Spinach in a Glass

I won’t drink so much when I’m not lonely anymore. Drinking makes me like Popeye in the night times and we all gotta spend a little part of the day feeling strong. Sometimes I go two kilometres extra over the speed limit to get home quicker. It’s not like I’m salivating for it or anything, like when the waitress is coming towards you with the sizzling plate of Mongolian quail sending smoke into the restaurant sky and your lips are wet and parted. It’s nothing like that. It’s not the taste of it that gets me going. Sometimes I can taste egg. Sometimes little fruit flies are in it and I have to dig them out with my fingernail before I keep going. What I love is two sips and I feel warm, two glasses and I feel strong. Like spinach in a glass.  And your boss could be there right then and tell you that you fucked up and you made the worst mistake the company has ever known and you won’t feel sorry cos your conscience has a bone to play with. You’ll just get up, with that delightful deep red stained on your lips, with that egg glass in your mitts, the fruit flies buzzing round, and you’ll tell him the bravado wasn’t fooling anybody, cheerio fingers always mean cheerio cock.

Joy and a Two Rows of Teeth Smile


The face started living under my lids. Joy and a two rows of teeth smile. And I was the little girl with the house mouse in the shoebox under the bed, poking carrots and bread crusts into the holes to keep it alive.  I would use the face in the night times to help me feel complete. I lived alone then.  I liked living alone and I didn’t like it.  Sometimes living alone made me think about how long it might take for my body to be found if I died from choking. Sometimes living alone made me feel like I had gotten too unrestrained because I’d find myself doing things like things I don’t really want to talk about and playing the same songs over and over. Picturing the face put an anchor on me. It became my nightly ritual, a clockwork miracle, I’d get nicely stoned and crawl under the doona and take off my pants. The face would meet me at my little front door.  Black beard darker, longer. Hair different, all the beads and shells gone, hippy boy a man with eyes brighter, joy and a two rows of teeth smile. And I wouldn’t say a thing I’d just jump, my wrists brushing his backpack as they met around his neck. Reach for that slug tongue with mine, his beautiful lips like fat happy leeches, my ankles like pythons at the back of his knees. We’d do it right there on the staircase. Our throbbing bodies quivering with instinct and sweat like we were creatures of Charles Darwin and there was nothing else. And then he would not let my eyes go. Stubborn man eyes. Eyes of a man who has found his woman and he’s not scared about that. He’d cup my face in the curve of his hand and say I love you. This is where he’d tell me he always had. I’d be sitting there on top of him, with him still in me as he’d tell me what the outer suburbs of Melbourne were like.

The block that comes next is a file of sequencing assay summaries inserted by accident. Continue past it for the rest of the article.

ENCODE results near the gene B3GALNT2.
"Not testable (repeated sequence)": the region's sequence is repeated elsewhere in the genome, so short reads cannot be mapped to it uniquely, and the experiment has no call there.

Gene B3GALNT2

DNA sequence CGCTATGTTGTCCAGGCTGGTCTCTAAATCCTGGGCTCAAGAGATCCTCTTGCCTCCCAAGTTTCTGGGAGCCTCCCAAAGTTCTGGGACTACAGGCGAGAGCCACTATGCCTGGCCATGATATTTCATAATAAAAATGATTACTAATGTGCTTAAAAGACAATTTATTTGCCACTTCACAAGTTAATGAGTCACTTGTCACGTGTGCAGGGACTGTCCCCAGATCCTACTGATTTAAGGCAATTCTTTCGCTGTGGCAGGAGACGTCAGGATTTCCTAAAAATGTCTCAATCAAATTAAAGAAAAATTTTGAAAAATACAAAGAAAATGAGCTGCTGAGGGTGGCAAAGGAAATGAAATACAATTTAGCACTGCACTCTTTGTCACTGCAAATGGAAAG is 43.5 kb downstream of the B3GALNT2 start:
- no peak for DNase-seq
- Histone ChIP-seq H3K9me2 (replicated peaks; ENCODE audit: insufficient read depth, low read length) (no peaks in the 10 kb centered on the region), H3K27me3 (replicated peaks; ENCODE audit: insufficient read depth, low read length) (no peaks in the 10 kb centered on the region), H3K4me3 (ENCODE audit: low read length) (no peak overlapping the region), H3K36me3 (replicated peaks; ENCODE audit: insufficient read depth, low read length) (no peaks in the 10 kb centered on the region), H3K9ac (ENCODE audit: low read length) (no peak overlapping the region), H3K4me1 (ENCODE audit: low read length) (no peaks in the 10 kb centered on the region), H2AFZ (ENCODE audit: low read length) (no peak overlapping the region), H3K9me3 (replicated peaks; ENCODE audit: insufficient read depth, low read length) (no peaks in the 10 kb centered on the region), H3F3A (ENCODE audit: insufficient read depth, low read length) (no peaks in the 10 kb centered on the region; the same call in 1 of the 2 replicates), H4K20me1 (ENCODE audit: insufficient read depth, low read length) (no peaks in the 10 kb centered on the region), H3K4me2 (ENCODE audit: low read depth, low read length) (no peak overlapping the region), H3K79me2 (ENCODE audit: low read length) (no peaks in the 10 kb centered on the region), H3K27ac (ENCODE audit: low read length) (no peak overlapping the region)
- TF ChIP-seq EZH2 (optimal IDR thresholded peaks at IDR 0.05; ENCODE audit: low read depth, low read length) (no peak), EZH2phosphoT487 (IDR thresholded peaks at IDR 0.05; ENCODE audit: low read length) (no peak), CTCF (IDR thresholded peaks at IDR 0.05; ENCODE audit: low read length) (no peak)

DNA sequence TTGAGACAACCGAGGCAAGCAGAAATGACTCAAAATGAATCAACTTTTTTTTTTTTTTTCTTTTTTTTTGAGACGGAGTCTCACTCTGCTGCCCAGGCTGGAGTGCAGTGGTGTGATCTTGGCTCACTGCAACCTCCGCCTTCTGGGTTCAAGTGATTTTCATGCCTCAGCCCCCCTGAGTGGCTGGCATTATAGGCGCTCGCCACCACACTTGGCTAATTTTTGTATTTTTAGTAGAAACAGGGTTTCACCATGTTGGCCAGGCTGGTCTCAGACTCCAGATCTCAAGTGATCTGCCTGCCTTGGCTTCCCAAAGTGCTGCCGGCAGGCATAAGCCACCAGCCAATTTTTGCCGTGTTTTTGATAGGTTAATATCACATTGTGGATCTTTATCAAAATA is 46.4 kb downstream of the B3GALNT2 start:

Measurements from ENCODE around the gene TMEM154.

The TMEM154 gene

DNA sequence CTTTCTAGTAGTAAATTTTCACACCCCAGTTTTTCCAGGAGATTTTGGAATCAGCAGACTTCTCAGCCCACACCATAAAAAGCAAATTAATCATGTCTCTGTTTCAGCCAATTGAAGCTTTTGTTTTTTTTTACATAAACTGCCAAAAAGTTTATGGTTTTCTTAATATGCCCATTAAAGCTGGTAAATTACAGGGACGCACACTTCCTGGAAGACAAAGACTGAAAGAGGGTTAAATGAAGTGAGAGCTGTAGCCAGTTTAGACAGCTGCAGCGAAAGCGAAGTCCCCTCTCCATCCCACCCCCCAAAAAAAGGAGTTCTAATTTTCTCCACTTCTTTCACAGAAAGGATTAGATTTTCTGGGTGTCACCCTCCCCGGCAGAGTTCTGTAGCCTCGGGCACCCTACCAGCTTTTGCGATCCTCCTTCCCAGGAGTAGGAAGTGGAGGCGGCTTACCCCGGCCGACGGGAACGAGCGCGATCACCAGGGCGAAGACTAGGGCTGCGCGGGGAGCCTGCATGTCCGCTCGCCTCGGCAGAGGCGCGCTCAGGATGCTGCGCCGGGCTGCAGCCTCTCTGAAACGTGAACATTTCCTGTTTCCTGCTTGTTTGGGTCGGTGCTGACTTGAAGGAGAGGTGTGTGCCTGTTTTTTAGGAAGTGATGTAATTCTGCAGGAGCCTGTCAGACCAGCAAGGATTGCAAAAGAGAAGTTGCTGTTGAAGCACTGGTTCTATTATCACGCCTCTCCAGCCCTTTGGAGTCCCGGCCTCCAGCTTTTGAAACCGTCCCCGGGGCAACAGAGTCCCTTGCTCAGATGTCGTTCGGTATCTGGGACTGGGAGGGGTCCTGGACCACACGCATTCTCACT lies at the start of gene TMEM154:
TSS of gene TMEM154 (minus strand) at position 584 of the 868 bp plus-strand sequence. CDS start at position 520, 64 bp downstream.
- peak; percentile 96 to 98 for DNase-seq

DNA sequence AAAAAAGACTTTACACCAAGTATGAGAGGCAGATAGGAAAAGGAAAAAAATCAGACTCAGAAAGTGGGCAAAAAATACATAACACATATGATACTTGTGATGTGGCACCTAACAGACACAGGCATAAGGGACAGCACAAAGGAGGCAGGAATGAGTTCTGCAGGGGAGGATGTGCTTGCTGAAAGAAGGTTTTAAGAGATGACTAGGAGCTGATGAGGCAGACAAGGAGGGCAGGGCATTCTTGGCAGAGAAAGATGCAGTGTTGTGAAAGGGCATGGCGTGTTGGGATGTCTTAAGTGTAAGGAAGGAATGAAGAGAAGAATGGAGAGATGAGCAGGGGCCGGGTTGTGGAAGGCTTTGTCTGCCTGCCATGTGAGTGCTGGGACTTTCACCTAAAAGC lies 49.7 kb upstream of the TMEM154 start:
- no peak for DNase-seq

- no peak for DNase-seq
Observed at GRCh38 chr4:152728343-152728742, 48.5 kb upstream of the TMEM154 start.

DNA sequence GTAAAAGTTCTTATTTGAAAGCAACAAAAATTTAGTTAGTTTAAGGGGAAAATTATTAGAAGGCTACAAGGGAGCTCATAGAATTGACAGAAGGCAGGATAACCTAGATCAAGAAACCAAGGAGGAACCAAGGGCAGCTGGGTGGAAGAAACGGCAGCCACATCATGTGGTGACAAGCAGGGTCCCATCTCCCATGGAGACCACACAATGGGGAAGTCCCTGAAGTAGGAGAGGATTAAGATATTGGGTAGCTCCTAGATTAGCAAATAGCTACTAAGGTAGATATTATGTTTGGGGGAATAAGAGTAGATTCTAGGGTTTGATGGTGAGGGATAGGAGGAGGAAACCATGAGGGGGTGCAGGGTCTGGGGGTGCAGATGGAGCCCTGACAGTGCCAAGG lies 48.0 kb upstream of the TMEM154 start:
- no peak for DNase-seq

This nightly ritual went on for months. This or something similar. Sometimes we’d fuck in my garden instead of on the stairs for instance. And it would be just like the last time we fucked in real life where my eyes couldn’t keep straight and I was on top and we had to keep quiet. We’d been watching Carl Barron on the tele and he put his hand over my mouth because I was being too loud and was only supposed to make a noise when Carl cracked a good one and the audience laughed. It’s May now and I still feel like a rigor mortised kangaroo corpse at the thought of my skin under someone else’s weird little hands. I don’t even usually like going on top but I felt so free.

I’ve got a problem. I like turning into a goblin. I like turning into a goblin just to see what happens. I don’t know why I do it but I kind of do. I think it’s to find the real man. I think it’s to find Mel Gibson on horseback tearing through the village with a spear.

He had been so beautiful that night. Attentive, getting me scotches. He was sitting there wearing my little house like a glove. He looked so good. I loved the way he dressed. He’d wear footy shorts and have beads and shells in his hair and big feet like he was everything and none of it. Was I really in love with him? It felt there right then it was far to soon like it must have been a sickness in me. Can you say you love when you have only backstroked through the yum?  I was disgusting. I couldn’t help but keep looking at him. I liked him there. I liked him sat just like that with his knees bent and bare feet tucked neat beside him, wearing my house like a glove and I never ever wanted him to leave, so I said it. I said do you think I’m stupid. He looked at me like I was holding a cat by its tail above the furnace. I said you are a tiger, do you think I think I can bring you in from the wild and not have you resent me. He wanted me to stop but I kept going. I kept going until he left.

And a lady came to my house. She had wedgetail eagle feathers and sage. He had been back in the outer suburbs of Melbourne for a while. I had written a poem for him and he’d been mean back, I’d fantasised about him twenty one times. She asked me if it was ok if her dog was in the room. He was a little jack russell. I said it was ok. She went to my heart and she cursed.  She swept the wedgetail feather over my heart, I felt the wind it made, I smelt the smokey homey tang of sage and asked her if everything was ok. Your heart, your heart, your heart, your heart! She said. And I just go, I know.